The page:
I based my soup on this recipe in the New York Times but of course I couldn’t leave well enough alone so did it with a Cat twist and served it up with some ricotta gnocchi which is one of my favourite things to eat.
Tomato Stracciatella (via NY Times)
- 1 tablespoon extra virgin olive oil
- 2 garlic cloves, minced
- 1 can tomatoes, + 1 grated tomato – if I had more fresh tomatoes I would have used those but I didn’t and the canned ones, if you buy the good ones, are super good I think
- Salt to taste
- 1 basil sprig
- 1.5 litres vegetable or chicken stock – we had homemade chicken stock on hand so that’s what I used
- a little grate of nutmeg
- 4 eggs
- 1/4 cup semolina
- 4 tablespoons freshly grated Parmesan
- A good handful of fresh herbs – I used a combination of parsley, chives and basil freshly picked from the garden…chop them up pretty finely but don’t worry too much about it, truly
Heat olive oil over medium heat in a large, solid bottom saucepan. Add minced/chopped (whatever you like to do in your preparation) garlic, cooking for around 30 seconds. Don’t let the garlic burn – keep the heat lower rather than higher. Add the tomatoes and basil sprig. Cook, stirring, until the tomatoes have cooked down – the original recipe said 10 minutes but mine was done much more quickly. Add the stock. Bring to a simmer, cover with lid and simmer 20 minutes. Season to taste with salt and pepper. The soup is essentially done.
In a large mixing bowl, beat together the eggs, semolina, Parmesan, herbs and a dash of nutmeg. Beat until frothy.
Bring the soup to a boil, and slowly drizzle in a thin stream of the egg mixture, stirring constantly. This slow pour is actually what gives it a lovely swirly cloud situation. Then reduce heat and simmer five minutes.
I do my gnocchi mostly by feel rather than recipe now as it’s not at all tricky so please go with the instructions rather than the quantities of the flour lovely people.
- 250 grams ricotta cheese (please don’t by the stuff from the supermarket labelled smooth – it’s just not right!)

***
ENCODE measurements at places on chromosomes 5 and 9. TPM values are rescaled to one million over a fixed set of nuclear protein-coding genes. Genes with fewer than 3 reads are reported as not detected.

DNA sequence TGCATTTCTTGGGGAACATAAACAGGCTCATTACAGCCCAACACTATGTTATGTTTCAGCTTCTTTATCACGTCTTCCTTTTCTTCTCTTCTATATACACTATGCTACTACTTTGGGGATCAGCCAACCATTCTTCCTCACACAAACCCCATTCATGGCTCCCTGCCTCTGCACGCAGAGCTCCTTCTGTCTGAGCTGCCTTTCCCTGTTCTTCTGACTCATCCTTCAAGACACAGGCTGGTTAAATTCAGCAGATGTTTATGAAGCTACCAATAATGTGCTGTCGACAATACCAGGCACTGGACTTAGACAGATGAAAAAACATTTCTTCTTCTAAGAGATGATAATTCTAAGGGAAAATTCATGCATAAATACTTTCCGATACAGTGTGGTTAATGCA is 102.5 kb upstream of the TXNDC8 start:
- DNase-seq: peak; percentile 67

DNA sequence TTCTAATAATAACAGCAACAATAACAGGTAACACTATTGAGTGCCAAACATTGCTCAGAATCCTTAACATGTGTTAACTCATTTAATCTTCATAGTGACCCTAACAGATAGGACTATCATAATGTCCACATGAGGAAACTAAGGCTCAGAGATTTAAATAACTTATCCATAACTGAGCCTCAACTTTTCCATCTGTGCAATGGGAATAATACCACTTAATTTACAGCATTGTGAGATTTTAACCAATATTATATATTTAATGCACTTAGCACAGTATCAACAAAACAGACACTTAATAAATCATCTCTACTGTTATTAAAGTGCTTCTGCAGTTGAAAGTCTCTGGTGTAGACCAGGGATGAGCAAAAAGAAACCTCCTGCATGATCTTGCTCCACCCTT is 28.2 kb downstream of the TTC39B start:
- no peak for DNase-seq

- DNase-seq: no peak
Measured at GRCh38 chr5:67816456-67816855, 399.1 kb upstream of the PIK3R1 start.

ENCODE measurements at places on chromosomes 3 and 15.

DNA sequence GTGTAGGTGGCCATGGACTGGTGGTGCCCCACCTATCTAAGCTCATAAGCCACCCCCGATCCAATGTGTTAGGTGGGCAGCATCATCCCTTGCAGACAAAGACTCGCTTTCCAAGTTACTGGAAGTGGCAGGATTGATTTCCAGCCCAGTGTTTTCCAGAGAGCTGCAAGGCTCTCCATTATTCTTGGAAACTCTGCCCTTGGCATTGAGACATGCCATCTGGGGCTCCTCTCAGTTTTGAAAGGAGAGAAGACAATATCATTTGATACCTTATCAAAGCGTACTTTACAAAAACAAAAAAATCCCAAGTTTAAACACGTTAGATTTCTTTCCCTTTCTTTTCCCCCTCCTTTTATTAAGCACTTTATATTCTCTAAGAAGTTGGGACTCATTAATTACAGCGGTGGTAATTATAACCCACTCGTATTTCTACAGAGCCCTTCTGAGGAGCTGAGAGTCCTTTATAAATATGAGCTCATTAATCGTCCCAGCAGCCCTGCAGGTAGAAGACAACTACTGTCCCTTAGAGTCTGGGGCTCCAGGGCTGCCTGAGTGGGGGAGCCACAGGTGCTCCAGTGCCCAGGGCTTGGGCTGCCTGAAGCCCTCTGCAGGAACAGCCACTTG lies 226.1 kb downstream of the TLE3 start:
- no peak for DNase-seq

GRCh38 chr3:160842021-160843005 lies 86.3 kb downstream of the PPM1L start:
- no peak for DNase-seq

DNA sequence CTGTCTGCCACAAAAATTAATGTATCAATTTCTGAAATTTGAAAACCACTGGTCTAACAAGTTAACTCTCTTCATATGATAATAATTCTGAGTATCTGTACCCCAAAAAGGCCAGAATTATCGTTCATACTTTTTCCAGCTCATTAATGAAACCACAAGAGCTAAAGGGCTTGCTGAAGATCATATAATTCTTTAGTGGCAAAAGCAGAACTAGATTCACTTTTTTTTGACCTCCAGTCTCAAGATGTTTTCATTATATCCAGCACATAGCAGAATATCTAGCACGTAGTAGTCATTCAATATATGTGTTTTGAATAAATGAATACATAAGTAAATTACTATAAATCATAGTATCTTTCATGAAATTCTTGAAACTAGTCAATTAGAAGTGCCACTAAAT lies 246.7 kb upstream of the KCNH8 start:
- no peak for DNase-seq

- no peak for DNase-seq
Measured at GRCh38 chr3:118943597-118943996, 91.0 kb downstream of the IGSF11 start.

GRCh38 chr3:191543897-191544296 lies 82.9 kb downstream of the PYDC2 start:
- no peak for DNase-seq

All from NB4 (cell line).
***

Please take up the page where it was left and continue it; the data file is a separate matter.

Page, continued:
- 2 tablespoons grated parmesan cheese
- just under a cup of plain flour
- a dash of salt
Drain the ricotta in a sieve until most of the liquid has dripped out. Meanwhile, put a large pot of water on to boil. By the time it’s boiling your gnocchi will be ready.
Gently mix ricotta, salt and parmesan in a large bowl and add only as much flour as you need to bring the dough together. The best way to do this is to do it by hand – it should be sticky but not so much it sticks to your hands. Try not to overmix it as that makes the gnocchi tough.
Invert on to a lightly floured board and make sausage like shapes out of the dough – around the 2cm diameter is best. Then cut them in around 2cm intervals.
Drop the gnocchi carefully in the boiling water – this is tricky cos you have to be gentle and don’t want to splash yourself with boiling water! The gnocchi cook in a few minutes maximum but when they’re ready they float to the top which is indeed very kind of them. Fish them out with a slotted spoon, I prefer to put them in to a colander to drain the last of the water off.
You can cook them in advance and rewarm them or even pan-fry them to give a nice crunch to the outside of it and they do freeze well. Tor freeze, lay them flat and put baking paper between the layers to make sure they don’t stick together.